This guide is so dense with information that if it didn't have a well written information introductory a person would be lost reading it. I loved comparing this book to another book "The new whole foods encyclopedia" by Rebecca Wood. I can walk outside and forage for whole foods. That wasn't the original intent but that's how the idea started. Could I take a hike, identify the plans around me and if I was hungry have a snack? How would I know if it was safe to eat. This great little guide is so [...]

    8. Nathan Waldren on said:

      This is one of 3 books I keep in the truck with me no matter where I go. The other two are a field guide (noted elsewhere) and a USFS forest pathology text for this area. I ain't gonna be stumped by nothin', nohow! This book has been a standard of mine since 1996. My original copy is battered and beaten but still readable; the revised version is what I carry today. The "revisions" are mostly taxonomic or superficial, and I'm not greatly affected by either.

    9. Marybeth on said:

      A beautiful book of plants from our coastal area and also includes Alaska and Oregon (down to Eugene). It is so comprehensive and the pictures are great for identifying plants. Another score at a garage sale today, and I have already sat the evening going through the book. It has a good organization, which should help a person fairly easily identify a plant.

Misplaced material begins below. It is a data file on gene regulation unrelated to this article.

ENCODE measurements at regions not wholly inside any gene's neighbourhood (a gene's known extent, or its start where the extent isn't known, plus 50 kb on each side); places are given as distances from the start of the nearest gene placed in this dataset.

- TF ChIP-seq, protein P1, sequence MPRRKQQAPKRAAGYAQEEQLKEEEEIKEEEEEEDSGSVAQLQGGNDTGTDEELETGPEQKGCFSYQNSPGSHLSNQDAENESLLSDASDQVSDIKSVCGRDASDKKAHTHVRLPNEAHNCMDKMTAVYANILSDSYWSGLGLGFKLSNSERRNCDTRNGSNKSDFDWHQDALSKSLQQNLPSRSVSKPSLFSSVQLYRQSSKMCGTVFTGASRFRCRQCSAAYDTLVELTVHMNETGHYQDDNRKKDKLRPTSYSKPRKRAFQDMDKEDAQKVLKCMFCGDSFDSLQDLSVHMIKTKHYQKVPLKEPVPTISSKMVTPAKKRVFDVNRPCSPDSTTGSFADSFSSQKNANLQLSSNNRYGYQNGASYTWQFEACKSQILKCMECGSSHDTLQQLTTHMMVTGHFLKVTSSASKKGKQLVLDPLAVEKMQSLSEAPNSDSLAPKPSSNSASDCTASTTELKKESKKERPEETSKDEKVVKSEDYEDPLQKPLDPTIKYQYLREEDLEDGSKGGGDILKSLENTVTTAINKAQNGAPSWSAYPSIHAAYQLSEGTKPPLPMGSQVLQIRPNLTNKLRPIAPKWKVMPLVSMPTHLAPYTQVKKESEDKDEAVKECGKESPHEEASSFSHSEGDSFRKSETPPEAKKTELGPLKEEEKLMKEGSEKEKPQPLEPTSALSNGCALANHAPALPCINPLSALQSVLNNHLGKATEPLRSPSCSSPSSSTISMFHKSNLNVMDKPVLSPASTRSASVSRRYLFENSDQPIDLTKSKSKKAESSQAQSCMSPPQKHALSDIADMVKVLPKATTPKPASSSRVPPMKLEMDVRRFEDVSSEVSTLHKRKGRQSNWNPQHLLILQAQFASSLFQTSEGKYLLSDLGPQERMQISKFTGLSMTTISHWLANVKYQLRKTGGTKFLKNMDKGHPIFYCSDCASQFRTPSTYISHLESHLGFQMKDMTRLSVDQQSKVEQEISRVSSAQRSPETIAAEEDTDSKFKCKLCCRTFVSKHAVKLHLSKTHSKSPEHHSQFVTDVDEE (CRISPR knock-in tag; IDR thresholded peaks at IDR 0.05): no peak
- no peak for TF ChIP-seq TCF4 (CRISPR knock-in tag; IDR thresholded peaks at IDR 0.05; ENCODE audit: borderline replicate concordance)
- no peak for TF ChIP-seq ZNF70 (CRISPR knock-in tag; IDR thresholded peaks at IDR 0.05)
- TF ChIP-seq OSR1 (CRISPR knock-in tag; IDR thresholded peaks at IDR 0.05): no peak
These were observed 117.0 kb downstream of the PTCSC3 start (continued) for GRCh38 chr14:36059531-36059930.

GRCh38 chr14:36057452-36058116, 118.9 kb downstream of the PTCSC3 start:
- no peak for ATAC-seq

10. Oceanscape Network on said:

      Long considered one of the essential text for anyone interested in plants, its excellent photos and easy to use text make it ideal for experts and amateurs alike. For coastal explorers, its compact size means it'll fit easily into a backpack if you want to take it along on an excursion. But at the very least, you should have a copy sitting on your bookshelf in your home or your classroom.

    11. Morgan Djuna Sorais Harrigan on said:

      This is the BEST plant identification guide for the Pacific North West I have ever seen. The photographs and drawings are clear and easy to apply to real plants. All of the notes about the plants are very well written and include facts about medicinal, food, and other uses. If you live in North West and love the outdoors, this book is very nice to have around.

    12. tmll on said: